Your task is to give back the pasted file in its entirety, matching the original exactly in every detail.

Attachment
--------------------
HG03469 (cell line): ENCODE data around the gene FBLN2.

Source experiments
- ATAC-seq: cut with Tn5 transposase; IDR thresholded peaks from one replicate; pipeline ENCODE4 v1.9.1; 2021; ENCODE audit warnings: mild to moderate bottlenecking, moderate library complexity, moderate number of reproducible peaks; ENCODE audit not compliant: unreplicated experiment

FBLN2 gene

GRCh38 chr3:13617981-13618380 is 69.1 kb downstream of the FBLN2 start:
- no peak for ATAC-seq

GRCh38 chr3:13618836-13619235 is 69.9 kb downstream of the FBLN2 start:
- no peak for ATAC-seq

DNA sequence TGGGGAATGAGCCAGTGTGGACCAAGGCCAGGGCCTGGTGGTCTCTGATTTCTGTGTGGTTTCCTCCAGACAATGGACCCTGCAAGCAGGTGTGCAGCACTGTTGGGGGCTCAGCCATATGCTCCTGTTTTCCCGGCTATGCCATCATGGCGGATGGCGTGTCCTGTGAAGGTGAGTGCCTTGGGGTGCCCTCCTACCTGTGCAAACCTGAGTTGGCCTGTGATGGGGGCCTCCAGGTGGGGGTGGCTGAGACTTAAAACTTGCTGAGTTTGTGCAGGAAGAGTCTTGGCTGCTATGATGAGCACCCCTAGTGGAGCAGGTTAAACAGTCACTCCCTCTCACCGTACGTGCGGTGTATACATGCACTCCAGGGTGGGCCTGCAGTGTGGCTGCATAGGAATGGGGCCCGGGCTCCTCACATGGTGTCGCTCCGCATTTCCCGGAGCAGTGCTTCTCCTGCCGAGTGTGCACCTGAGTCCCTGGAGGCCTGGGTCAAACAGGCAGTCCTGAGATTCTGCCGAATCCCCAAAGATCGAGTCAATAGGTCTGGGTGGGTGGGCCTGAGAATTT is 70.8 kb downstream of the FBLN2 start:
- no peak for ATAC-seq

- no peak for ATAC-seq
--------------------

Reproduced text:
HG03469 (cell line): ENCODE data around the gene FBLN2.

Source experiments
- ATAC-seq: cut with Tn5 transposase; IDR thresholded peaks from one replicate; pipeline ENCODE4 v1.9.1; 2021; ENCODE audit warnings: mild to moderate bottlenecking, moderate library complexity, moderate number of reproducible peaks; ENCODE audit not compliant: unreplicated experiment

FBLN2 gene

GRCh38 chr3:13617981-13618380 is 69.1 kb downstream of the FBLN2 start:
- no peak for ATAC-seq

GRCh38 chr3:13618836-13619235 is 69.9 kb downstream of the FBLN2 start:
- no peak for ATAC-seq

DNA sequence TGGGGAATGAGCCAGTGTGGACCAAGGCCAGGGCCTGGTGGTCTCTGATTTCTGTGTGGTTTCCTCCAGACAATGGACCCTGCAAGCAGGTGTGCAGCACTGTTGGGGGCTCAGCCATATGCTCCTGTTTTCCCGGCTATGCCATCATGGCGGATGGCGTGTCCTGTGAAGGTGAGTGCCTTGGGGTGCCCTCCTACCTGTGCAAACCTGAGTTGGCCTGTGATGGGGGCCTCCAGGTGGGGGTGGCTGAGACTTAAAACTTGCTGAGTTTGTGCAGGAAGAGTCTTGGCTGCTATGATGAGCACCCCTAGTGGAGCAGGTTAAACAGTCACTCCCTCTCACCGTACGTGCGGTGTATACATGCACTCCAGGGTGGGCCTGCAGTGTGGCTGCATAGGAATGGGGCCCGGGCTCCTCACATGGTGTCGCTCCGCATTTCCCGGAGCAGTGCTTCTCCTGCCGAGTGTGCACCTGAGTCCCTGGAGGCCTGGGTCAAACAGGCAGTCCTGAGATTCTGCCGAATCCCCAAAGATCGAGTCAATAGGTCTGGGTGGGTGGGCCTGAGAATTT is 70.8 kb downstream of the FBLN2 start:
- no peak for ATAC-seq

- no peak for ATAC-seq